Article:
The receptor for low-density lipoprotein (LDL) is synthesized as a 120 kd precursor that undergoes a 40 kd posttranslational increase in apparent molecular weight en route to the cell surface. We describe seven mutations that disrupt synthesis, processing and transport of the receptor in fibroblasts from 77 subjects with the clinical diagnosis of homozygous familial hypercholesterolemia. One mutation obliterates synthesis of immunoprecipitable precursor. Three mutations specify precursors (100, 120 and 135 kd) that fail to undergo normal processing and fail to reach the cell surface. The other three mutations specify precursors (100, 120, and 170 kd) that undergo a normal 40 kd increase in molecular weight and reach the surface, but do not bind LDL normally. Pedigree studies show that each mutation segregates as an allele at the LDL receptor locus. These data imply that signals for transport of receptors from endoplasmic reticulum to the cell surface are contained within the amino acid sequences of the receptors, and that mutations affecting these sequences can disrupt receptor transport.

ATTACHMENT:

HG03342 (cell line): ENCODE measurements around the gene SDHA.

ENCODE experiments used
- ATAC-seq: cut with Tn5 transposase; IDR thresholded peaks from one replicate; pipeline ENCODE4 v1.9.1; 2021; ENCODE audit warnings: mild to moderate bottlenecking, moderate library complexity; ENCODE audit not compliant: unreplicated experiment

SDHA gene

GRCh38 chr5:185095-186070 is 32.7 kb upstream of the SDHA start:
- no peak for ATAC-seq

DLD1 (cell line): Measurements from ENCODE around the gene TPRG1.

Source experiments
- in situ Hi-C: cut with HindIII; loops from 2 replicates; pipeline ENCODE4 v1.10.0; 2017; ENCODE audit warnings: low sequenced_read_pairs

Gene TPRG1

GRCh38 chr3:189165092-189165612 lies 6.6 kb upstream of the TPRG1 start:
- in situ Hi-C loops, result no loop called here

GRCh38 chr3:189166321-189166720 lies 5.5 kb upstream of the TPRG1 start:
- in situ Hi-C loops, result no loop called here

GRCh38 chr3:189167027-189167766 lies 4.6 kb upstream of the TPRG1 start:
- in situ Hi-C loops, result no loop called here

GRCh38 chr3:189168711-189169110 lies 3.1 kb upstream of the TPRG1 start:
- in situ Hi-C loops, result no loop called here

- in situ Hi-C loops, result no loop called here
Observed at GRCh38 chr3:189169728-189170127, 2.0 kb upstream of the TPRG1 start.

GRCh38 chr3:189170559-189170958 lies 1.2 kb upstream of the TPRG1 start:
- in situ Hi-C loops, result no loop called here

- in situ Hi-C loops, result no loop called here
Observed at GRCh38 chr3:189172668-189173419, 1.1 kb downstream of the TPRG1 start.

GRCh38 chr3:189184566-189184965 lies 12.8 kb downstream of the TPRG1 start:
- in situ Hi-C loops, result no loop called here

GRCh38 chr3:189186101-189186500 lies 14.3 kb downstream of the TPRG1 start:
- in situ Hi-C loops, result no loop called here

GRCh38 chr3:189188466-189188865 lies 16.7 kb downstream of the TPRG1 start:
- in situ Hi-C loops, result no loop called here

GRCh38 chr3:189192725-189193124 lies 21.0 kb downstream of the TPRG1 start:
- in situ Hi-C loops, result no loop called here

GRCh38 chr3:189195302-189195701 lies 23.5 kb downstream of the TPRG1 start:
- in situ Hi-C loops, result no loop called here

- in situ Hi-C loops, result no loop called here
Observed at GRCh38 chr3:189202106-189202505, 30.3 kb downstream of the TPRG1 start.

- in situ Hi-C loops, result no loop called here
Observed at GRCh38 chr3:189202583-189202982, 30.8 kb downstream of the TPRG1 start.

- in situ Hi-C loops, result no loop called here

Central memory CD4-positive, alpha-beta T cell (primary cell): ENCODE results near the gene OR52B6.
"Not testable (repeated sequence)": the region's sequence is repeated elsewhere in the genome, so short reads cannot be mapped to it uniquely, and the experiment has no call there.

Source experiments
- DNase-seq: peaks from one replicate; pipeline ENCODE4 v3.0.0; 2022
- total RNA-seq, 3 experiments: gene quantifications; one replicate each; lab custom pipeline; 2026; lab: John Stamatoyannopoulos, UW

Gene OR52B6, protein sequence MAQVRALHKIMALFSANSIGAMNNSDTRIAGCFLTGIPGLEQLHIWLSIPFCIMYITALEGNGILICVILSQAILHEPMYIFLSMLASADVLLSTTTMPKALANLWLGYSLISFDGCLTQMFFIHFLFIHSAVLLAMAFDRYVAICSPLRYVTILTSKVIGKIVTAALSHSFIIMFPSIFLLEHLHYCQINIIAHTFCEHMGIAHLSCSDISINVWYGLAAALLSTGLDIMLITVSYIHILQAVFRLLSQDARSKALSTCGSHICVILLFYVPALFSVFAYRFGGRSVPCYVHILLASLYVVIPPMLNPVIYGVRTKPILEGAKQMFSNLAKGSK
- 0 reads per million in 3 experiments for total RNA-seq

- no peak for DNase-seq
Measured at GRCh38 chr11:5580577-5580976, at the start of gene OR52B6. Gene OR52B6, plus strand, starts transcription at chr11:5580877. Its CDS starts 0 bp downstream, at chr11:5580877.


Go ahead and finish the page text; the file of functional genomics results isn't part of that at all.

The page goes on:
ASJC Scopus subject areas
- Biochemistry, Genetics and Molecular Biology(all)